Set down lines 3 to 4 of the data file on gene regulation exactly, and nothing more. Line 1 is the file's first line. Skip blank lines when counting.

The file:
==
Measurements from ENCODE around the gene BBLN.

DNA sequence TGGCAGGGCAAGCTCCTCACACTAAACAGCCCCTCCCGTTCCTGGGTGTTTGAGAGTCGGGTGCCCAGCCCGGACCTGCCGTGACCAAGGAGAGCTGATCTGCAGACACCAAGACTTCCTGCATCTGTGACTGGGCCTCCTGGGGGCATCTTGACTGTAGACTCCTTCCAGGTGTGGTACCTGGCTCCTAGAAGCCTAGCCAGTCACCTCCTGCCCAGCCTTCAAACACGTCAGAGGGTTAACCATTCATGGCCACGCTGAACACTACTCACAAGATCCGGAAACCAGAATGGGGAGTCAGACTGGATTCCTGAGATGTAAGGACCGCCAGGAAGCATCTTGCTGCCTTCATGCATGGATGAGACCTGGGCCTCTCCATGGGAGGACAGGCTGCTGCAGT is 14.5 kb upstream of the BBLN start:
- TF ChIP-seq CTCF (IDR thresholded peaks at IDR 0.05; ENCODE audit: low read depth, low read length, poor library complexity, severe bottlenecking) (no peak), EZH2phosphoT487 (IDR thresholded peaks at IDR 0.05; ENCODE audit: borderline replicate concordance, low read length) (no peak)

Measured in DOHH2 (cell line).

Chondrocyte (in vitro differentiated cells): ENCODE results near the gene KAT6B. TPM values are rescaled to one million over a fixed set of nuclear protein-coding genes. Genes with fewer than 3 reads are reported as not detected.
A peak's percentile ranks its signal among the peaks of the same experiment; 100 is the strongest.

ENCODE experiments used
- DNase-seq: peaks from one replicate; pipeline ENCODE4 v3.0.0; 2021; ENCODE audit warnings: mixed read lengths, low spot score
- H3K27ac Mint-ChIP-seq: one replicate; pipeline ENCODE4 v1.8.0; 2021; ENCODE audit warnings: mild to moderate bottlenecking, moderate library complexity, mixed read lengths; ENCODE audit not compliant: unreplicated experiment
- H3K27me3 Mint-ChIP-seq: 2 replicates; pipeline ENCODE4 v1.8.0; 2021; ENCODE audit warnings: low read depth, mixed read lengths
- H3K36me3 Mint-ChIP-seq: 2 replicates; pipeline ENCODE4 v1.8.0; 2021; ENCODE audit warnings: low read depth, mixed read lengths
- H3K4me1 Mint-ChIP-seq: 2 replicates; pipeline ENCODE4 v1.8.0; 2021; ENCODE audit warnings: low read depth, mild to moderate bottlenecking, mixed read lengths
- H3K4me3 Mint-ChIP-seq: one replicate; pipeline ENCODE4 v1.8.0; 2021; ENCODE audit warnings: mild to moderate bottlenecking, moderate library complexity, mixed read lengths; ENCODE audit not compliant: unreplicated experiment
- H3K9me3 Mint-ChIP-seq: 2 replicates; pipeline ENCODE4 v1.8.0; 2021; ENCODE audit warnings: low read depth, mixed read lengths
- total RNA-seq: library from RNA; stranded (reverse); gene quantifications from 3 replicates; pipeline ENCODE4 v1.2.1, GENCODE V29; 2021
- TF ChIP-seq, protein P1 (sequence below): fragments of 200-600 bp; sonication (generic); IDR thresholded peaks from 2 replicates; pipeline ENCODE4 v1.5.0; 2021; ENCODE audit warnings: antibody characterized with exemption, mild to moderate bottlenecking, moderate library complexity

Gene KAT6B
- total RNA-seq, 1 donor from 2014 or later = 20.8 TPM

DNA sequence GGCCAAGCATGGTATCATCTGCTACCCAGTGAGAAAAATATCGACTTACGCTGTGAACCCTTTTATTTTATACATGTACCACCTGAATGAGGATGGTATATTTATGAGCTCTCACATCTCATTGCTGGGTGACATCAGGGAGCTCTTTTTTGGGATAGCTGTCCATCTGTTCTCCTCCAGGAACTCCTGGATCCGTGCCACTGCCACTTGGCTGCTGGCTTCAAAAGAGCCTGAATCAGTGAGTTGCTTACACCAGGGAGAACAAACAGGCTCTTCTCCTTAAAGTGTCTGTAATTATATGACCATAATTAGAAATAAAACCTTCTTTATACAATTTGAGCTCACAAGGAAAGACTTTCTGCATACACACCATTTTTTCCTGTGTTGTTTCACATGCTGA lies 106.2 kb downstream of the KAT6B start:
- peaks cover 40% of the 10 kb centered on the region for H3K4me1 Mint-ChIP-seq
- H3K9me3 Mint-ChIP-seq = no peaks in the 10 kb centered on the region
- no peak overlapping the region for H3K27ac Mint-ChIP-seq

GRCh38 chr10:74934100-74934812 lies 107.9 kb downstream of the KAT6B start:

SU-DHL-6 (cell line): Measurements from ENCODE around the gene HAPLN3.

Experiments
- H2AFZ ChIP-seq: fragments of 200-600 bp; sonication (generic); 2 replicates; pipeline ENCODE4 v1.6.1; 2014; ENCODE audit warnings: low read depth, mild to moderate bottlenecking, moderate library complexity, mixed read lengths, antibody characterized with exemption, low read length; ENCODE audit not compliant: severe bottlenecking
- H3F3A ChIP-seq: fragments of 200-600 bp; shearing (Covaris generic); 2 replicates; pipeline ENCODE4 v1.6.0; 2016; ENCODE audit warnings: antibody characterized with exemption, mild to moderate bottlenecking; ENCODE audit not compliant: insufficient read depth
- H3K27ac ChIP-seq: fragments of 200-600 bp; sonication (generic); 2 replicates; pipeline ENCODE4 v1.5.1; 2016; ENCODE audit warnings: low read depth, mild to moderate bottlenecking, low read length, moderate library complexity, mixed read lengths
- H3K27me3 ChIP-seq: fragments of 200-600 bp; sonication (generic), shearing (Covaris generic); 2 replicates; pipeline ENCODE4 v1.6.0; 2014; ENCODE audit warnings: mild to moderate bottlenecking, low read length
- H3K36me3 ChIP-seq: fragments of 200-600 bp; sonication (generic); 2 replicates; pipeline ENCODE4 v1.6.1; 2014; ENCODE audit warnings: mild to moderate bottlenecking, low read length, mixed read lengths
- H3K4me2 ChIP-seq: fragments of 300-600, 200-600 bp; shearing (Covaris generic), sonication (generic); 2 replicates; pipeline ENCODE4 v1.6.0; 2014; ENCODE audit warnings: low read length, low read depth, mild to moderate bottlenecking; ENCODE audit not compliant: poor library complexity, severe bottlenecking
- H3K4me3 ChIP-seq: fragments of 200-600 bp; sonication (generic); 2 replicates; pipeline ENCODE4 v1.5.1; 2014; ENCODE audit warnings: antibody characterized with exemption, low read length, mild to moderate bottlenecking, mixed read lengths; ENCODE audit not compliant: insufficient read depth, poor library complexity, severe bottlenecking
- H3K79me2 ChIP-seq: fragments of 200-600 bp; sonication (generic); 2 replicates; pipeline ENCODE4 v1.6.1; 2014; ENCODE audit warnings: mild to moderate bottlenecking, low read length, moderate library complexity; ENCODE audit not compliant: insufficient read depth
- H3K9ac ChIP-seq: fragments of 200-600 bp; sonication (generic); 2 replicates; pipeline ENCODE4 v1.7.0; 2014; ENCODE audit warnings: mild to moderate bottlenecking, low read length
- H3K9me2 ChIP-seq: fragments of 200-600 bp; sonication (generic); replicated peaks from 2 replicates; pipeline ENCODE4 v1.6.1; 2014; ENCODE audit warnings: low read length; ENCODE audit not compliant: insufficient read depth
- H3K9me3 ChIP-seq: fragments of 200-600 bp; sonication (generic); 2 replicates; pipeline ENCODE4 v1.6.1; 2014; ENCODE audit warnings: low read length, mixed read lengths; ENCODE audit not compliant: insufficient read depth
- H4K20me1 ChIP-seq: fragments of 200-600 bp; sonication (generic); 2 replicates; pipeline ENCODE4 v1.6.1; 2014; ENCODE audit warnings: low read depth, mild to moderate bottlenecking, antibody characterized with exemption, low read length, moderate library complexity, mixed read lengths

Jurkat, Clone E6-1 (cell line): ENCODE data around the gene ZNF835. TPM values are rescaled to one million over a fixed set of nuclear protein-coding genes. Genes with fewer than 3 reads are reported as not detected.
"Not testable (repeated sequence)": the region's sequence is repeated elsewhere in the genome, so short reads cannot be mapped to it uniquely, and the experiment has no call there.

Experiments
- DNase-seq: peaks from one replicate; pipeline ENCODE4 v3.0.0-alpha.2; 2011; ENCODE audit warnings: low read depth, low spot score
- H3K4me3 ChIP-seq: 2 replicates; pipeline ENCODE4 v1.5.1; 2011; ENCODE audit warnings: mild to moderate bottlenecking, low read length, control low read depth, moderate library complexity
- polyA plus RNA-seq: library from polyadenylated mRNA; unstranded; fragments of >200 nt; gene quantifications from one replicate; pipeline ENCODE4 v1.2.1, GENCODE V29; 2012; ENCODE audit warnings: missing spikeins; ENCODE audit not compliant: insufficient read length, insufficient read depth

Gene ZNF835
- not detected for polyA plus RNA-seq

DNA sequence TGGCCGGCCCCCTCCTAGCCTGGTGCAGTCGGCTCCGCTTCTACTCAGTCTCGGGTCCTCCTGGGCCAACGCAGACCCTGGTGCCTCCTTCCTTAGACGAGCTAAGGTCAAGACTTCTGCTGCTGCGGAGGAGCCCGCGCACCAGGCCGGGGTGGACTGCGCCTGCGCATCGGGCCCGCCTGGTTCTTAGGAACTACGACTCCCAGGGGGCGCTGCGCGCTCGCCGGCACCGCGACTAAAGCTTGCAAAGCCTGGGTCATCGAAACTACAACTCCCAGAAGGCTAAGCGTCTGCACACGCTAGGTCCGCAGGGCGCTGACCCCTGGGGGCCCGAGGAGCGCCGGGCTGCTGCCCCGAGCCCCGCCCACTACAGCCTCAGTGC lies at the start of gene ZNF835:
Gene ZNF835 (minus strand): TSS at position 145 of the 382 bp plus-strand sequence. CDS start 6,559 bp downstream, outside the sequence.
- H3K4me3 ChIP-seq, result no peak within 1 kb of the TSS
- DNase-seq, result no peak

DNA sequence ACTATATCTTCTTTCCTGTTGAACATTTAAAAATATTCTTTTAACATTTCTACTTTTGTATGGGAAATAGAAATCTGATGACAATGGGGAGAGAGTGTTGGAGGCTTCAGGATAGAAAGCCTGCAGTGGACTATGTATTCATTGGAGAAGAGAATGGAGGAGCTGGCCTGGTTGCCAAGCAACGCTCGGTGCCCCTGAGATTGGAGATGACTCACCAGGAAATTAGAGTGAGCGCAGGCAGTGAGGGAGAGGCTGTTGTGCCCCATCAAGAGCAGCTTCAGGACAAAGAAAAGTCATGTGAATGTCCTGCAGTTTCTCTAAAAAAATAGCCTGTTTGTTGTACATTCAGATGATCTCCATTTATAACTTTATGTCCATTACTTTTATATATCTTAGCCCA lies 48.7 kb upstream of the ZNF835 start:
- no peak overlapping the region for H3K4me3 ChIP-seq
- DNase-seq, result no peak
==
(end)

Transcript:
- TF ChIP-seq CTCF (IDR thresholded peaks at IDR 0.05; ENCODE audit: low read depth, low read length, poor library complexity, severe bottlenecking) (no peak), EZH2phosphoT487 (IDR thresholded peaks at IDR 0.05; ENCODE audit: borderline replicate concordance, low read length) (no peak)

Measured in DOHH2 (cell line).